Phishing: How To Defend Yourself Against These Computer Attacks? (2022)
Phishing or ” identity theft ” is a method to deceive the user who surfs the Internet . It is intended for you to share passwords, credit card numbers, and other sensitive information by posing as a trusted institution in an email message or phone call .
Phishing is a crime , since it consists of tricking people into sharing confidential information and taking advantage of it. An example of this is knowing their credit card numbers and then stealing and taking money from the victim .
How Do They Deceive The Victims?
The most common phishing tactic is that victims receive an email or SMS message that impersonates a trusted person or organization. They are usually passed through a co-worker, a bank or by government institutions . When the victim opens the email or text message, she finds a message intended to weaken her judgment by instilling fear and frightening her. Typically, the message demands that the victim go to a website and act immediately or there will be some negative consequence.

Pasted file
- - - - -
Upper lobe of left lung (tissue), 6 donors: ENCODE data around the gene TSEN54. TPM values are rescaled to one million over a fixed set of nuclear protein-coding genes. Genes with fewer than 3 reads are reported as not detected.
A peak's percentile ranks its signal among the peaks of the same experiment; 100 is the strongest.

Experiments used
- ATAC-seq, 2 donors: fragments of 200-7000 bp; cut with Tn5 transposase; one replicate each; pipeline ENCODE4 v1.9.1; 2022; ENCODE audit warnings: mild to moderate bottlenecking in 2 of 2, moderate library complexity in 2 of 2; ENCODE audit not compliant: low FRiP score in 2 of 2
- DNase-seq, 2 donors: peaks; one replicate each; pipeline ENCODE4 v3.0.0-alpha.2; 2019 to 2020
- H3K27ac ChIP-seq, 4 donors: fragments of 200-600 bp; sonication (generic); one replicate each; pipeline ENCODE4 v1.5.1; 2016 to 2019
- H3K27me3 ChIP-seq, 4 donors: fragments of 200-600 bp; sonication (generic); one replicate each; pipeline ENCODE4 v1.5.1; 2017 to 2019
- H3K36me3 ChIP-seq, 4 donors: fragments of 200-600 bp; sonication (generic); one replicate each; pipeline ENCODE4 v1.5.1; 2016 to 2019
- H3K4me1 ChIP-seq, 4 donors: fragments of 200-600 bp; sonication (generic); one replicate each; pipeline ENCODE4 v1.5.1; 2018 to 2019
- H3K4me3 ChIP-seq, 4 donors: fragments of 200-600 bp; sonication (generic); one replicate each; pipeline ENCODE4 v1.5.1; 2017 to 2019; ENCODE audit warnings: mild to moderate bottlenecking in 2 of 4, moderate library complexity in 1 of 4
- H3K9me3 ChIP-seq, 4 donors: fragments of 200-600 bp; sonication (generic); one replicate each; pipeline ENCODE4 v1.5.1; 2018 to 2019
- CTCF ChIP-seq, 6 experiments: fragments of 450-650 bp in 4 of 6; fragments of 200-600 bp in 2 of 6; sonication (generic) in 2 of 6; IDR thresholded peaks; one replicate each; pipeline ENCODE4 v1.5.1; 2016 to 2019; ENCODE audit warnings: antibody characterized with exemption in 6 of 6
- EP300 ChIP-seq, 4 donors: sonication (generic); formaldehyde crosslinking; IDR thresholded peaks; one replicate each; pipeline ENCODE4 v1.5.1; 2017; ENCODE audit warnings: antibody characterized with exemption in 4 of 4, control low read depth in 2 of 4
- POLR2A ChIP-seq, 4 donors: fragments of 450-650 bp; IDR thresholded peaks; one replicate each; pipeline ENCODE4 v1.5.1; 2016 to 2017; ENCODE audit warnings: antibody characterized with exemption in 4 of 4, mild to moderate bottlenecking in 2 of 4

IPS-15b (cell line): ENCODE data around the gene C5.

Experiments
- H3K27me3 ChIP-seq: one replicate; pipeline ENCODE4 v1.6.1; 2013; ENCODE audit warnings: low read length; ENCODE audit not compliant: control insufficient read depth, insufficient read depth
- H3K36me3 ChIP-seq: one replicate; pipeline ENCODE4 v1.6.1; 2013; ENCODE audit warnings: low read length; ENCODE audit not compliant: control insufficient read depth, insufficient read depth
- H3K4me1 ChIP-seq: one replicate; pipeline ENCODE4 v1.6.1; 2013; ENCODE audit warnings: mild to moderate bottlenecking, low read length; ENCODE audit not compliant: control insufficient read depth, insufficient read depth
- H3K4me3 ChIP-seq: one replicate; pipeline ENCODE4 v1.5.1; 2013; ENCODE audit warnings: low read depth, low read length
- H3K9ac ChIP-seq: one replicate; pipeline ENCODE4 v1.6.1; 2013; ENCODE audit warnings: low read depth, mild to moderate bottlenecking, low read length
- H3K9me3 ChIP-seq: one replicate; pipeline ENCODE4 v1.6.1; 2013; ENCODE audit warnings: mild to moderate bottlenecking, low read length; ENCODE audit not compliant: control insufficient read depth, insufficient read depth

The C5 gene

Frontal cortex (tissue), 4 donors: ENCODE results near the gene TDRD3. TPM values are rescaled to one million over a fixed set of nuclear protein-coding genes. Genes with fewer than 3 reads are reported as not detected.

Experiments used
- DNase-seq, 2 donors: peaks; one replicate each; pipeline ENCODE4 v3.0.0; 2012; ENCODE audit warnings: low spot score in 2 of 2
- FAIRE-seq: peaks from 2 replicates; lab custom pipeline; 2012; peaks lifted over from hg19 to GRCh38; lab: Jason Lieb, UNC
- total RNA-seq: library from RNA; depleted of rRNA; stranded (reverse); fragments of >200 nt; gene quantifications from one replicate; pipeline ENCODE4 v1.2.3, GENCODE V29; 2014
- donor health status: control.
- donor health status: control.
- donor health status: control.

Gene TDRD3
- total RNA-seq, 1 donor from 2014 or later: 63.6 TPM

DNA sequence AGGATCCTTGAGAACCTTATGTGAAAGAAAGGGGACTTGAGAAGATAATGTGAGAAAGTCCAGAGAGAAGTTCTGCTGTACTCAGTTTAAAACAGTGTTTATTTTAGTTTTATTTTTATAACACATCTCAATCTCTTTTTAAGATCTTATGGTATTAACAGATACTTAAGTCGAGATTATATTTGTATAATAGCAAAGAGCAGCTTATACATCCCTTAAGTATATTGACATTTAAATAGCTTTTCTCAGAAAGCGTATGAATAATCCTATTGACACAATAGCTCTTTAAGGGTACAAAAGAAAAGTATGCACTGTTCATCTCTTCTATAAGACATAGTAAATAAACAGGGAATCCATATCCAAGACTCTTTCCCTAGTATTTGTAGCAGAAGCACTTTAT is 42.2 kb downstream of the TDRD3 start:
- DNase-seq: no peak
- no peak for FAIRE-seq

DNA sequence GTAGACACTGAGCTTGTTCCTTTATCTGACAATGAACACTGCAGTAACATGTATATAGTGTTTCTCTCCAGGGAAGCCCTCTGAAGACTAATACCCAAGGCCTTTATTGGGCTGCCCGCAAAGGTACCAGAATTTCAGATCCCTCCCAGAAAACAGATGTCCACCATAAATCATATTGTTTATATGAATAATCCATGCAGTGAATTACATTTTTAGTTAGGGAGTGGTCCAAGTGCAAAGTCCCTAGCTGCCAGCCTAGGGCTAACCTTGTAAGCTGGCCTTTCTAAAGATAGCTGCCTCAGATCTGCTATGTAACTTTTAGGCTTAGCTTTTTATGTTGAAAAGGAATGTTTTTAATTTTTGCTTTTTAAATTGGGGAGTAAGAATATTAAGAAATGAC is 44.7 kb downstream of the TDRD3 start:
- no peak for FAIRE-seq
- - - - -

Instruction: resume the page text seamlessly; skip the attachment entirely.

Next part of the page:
If a user clicks on the link, they are sent to a website that is an imitation of the legitimate one . From here, you are prompted to sign in with your username and password credentials. If you do, the login information reaches the attacker , who uses it to steal identities, plunder bank accounts, and sell personal information on the black market.
How To Recognize A Phishing Attack
Recognizing a Phishing attempt is a complicated task, especially for those users who are not so familiar with the technologies. Here are some tips so you can see if it is a Phishing attempt and distrust that action:
Phishing attacks often use fear to cloud their reasoning, so you should trust your intuition and not be carried away by fear.
Be wary of emails that make an offer too good to be believed . Beware of emails and SMS that tell you that you have won the lottery, an expensive prize, or something else of very high value.
Recognize the sender :
Even if you know the sender’s name, be suspicious if it’s someone you don’t normally communicate with , especially if the content of the email has nothing to do with a job. Examples of this are being emailed to people you don’t even know, or a group of colleagues from departments you don’t have a relationship with.
The message sounds scary :
You should be careful if the email has alarmist language, urging you to click. It is important to remember that the responsible organizations do not request personal details over the Internet.
The message contains strange links :
First, hover over the link to see the actual URL. Be alert if you find subtle misspellings on a familiar website, because it indicates a fake . It is recommended to directly type the URL instead of clicking on the embedded link.
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